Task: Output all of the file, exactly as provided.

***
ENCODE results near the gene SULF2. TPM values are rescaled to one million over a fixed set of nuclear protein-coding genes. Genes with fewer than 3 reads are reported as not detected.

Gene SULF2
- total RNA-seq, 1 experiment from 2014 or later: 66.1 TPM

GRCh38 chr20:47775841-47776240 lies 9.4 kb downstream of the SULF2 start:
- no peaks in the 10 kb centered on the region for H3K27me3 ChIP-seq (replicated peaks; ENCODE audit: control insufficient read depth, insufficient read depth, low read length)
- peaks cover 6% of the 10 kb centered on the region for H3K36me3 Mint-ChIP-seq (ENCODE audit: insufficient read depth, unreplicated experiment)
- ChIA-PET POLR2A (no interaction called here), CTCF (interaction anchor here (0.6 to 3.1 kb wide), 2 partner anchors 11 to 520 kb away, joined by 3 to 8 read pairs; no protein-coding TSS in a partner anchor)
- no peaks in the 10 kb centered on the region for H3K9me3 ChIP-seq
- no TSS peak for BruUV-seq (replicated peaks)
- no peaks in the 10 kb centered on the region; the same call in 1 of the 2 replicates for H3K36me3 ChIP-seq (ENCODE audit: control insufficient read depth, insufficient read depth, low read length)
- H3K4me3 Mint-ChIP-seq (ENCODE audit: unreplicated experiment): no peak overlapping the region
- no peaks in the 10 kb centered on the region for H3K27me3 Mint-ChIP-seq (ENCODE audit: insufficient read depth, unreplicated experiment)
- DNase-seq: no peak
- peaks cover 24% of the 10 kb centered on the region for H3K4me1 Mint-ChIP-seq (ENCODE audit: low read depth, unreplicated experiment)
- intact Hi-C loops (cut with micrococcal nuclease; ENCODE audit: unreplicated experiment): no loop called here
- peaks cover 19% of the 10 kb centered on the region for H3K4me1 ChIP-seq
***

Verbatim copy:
ENCODE results near the gene SULF2. TPM values are rescaled to one million over a fixed set of nuclear protein-coding genes. Genes with fewer than 3 reads are reported as not detected.

Gene SULF2
- total RNA-seq, 1 experiment from 2014 or later: 66.1 TPM

GRCh38 chr20:47775841-47776240 lies 9.4 kb downstream of the SULF2 start:
- no peaks in the 10 kb centered on the region for H3K27me3 ChIP-seq (replicated peaks; ENCODE audit: control insufficient read depth, insufficient read depth, low read length)
- peaks cover 6% of the 10 kb centered on the region for H3K36me3 Mint-ChIP-seq (ENCODE audit: insufficient read depth, unreplicated experiment)
- ChIA-PET POLR2A (no interaction called here), CTCF (interaction anchor here (0.6 to 3.1 kb wide), 2 partner anchors 11 to 520 kb away, joined by 3 to 8 read pairs; no protein-coding TSS in a partner anchor)
- no peaks in the 10 kb centered on the region for H3K9me3 ChIP-seq
- no TSS peak for BruUV-seq (replicated peaks)
- no peaks in the 10 kb centered on the region; the same call in 1 of the 2 replicates for H3K36me3 ChIP-seq (ENCODE audit: control insufficient read depth, insufficient read depth, low read length)
- H3K4me3 Mint-ChIP-seq (ENCODE audit: unreplicated experiment): no peak overlapping the region
- no peaks in the 10 kb centered on the region for H3K27me3 Mint-ChIP-seq (ENCODE audit: insufficient read depth, unreplicated experiment)
- DNase-seq: no peak
- peaks cover 24% of the 10 kb centered on the region for H3K4me1 Mint-ChIP-seq (ENCODE audit: low read depth, unreplicated experiment)
- intact Hi-C loops (cut with micrococcal nuclease; ENCODE audit: unreplicated experiment): no loop called here
- peaks cover 19% of the 10 kb centered on the region for H3K4me1 ChIP-seq